Pulmonary hypertension is a potentially fatal disease, resulting from chronic obstructive or interstitial lung disease, recurrent pulmonary emboli, antecedent heart disease, hypoxia or other unknown causes [1]. Pulmonary hypertension causes vascular remodeling with smooth muscle cell (SMC) hyperplasia and hypertrophy and accumulation of collagen and elastin [2]. This remodeling increases pulmonary vascular resistance, which can lead to increases in steady right ventricular work [3]. The effects of remodeling on pulmonary vascular impedance, which determines pulsatile right ventricular work, remain incompletely described. We have previously quantified the effects of chronic hypoxia-induced pulmonary hypertension (HPH) on pulmonary vascular impedance [4] but did not investigate the role of SMC tone either before or after HPH. The aim of this study was to investigate the effects of normal and increased SMC tone on pulsatile pulmonary hemodynamics before and after HPH-induced pulmonary vascular remodeling. We hypothesized that SMC contraction would increase input resistance but decrease the speed of wave reflections. We also hypothesized that increased arteriolar muscularization after HPH would lead to greater increases in resistance and greater decreases in wave reflections with increased SMC tone.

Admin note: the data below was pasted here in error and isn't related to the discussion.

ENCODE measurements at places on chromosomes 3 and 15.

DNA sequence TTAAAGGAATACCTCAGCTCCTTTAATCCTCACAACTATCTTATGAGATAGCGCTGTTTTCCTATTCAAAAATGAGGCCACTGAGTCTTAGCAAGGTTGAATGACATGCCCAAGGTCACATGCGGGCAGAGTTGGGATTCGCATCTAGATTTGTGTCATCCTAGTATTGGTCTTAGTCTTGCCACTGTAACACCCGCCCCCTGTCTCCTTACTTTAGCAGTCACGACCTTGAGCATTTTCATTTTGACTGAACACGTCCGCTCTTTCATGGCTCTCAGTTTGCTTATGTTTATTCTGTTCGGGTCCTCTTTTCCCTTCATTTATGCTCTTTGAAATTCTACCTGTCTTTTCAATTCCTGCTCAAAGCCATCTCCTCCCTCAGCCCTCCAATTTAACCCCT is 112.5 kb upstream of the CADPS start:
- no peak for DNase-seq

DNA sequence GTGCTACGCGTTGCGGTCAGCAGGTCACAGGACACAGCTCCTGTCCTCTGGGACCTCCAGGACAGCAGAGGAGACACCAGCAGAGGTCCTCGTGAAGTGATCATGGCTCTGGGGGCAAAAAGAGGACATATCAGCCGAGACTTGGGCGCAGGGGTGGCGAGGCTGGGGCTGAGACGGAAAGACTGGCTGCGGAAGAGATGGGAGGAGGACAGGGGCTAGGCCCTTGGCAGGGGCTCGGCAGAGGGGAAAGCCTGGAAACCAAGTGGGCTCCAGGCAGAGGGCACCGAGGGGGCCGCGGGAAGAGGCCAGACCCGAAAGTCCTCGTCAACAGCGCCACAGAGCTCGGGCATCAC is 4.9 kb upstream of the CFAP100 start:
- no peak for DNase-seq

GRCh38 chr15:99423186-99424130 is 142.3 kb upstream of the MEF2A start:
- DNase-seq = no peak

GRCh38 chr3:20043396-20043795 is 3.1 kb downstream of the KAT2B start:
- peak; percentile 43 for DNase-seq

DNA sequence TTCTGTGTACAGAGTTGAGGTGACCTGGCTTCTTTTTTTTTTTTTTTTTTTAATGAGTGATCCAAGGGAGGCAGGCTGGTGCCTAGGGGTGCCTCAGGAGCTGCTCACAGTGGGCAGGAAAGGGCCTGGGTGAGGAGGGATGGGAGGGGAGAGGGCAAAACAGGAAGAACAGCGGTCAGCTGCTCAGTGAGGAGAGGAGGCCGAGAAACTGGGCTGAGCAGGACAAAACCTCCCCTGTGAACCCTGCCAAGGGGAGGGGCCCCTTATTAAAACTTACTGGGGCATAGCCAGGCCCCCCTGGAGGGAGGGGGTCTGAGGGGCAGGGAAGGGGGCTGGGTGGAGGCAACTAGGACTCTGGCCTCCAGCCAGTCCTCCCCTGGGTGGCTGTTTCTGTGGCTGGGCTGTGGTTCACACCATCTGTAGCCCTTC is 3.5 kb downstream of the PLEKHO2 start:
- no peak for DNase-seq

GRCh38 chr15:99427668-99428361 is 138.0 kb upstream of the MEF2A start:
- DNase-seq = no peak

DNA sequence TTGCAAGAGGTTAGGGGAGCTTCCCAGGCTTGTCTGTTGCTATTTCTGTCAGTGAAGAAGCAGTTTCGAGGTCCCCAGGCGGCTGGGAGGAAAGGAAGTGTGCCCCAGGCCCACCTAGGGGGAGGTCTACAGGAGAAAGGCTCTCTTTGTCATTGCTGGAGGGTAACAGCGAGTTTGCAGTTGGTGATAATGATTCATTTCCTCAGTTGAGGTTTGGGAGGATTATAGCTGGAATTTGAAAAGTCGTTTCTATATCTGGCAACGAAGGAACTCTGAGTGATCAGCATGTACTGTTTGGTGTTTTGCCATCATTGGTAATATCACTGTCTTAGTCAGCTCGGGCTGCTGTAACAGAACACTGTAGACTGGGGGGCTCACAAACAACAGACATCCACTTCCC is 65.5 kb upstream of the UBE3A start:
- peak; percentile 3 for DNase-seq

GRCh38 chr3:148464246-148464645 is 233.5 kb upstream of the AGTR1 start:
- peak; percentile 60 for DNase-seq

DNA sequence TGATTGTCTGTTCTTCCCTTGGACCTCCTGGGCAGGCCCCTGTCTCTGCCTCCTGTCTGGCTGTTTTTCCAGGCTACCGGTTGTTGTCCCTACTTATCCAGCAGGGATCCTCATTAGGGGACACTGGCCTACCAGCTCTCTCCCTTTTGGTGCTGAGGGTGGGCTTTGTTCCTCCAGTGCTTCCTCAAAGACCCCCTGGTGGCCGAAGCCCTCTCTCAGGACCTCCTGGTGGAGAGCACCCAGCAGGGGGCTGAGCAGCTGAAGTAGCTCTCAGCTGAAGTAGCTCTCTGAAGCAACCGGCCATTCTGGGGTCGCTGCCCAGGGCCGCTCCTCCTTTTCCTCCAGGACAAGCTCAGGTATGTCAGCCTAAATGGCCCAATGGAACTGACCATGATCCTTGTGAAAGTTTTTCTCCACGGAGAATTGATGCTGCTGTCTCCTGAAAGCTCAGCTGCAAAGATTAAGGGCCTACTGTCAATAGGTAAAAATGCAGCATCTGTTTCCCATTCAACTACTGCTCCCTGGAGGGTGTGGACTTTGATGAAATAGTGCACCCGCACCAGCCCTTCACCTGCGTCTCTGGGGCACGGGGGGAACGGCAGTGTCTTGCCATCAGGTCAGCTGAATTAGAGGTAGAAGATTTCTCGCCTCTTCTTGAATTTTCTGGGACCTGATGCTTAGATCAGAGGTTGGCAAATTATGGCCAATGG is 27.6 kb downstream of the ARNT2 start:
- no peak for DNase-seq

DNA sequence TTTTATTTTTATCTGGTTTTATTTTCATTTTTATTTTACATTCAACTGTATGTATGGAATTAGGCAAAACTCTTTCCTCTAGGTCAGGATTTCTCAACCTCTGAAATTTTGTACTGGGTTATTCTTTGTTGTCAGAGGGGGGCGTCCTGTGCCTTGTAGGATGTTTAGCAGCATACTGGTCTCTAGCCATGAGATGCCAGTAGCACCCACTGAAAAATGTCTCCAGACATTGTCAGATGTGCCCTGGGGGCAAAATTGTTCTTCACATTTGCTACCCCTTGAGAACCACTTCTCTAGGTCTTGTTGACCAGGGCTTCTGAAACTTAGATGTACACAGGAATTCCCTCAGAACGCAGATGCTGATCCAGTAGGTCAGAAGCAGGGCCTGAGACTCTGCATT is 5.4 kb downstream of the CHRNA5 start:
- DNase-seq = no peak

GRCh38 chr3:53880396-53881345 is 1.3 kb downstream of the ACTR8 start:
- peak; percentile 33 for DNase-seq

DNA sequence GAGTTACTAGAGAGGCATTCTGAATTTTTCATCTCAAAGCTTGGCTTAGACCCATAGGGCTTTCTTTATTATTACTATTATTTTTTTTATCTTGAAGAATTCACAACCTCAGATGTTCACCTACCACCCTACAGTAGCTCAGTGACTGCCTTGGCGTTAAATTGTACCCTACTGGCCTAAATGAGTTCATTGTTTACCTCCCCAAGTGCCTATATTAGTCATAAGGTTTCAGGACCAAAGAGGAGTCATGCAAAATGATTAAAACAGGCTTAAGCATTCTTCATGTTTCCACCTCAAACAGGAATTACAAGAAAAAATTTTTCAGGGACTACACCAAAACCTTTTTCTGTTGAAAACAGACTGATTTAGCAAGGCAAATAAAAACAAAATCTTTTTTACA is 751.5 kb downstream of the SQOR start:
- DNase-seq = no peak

This content is only available via PDF.
You do not currently have access to this content.